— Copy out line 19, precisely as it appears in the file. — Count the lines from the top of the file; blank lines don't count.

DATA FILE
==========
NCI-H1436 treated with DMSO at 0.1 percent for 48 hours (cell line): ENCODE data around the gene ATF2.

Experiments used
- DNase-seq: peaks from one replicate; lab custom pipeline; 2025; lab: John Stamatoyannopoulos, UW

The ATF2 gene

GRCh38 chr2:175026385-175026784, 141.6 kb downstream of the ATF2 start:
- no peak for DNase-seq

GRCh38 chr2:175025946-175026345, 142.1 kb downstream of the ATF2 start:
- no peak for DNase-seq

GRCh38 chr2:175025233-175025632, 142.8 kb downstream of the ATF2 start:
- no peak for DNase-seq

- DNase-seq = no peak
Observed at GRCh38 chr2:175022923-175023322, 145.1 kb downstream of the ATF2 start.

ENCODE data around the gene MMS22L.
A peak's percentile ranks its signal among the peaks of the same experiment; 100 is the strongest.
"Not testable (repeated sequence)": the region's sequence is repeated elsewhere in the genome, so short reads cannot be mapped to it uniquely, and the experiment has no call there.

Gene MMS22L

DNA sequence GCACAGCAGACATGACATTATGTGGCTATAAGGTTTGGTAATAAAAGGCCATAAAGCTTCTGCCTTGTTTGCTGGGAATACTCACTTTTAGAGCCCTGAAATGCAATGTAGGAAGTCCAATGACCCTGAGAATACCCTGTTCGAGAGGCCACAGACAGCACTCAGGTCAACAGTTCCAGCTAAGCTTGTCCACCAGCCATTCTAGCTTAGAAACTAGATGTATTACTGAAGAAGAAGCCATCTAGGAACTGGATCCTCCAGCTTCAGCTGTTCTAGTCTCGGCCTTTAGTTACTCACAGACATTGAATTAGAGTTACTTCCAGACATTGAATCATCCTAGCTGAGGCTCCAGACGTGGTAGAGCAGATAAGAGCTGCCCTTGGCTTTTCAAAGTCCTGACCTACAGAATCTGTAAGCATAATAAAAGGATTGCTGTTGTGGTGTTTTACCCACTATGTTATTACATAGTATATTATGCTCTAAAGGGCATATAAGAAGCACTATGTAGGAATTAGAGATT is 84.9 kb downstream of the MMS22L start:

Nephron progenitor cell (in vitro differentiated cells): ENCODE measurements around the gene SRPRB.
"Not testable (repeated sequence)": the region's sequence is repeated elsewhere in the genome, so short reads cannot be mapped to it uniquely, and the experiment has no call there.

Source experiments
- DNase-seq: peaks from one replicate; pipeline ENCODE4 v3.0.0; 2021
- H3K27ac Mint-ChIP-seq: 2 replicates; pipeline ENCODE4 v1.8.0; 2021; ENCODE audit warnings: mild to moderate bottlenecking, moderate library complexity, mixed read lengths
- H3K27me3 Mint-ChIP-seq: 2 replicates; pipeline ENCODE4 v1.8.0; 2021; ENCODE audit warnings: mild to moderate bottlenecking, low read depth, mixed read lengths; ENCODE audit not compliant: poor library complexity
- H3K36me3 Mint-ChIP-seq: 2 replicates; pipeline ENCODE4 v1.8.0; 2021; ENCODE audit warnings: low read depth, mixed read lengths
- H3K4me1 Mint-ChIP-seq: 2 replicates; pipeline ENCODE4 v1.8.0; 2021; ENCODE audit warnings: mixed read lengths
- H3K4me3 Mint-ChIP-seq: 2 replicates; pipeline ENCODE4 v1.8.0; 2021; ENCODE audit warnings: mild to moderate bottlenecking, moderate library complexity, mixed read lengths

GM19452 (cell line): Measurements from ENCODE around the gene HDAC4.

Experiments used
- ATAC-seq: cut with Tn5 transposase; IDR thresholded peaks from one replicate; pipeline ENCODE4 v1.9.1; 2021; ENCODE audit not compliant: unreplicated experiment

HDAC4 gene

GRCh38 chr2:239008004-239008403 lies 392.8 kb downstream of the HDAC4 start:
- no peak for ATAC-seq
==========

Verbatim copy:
"Not testable (repeated sequence)": the region's sequence is repeated elsewhere in the genome, so short reads cannot be mapped to it uniquely, and the experiment has no call there.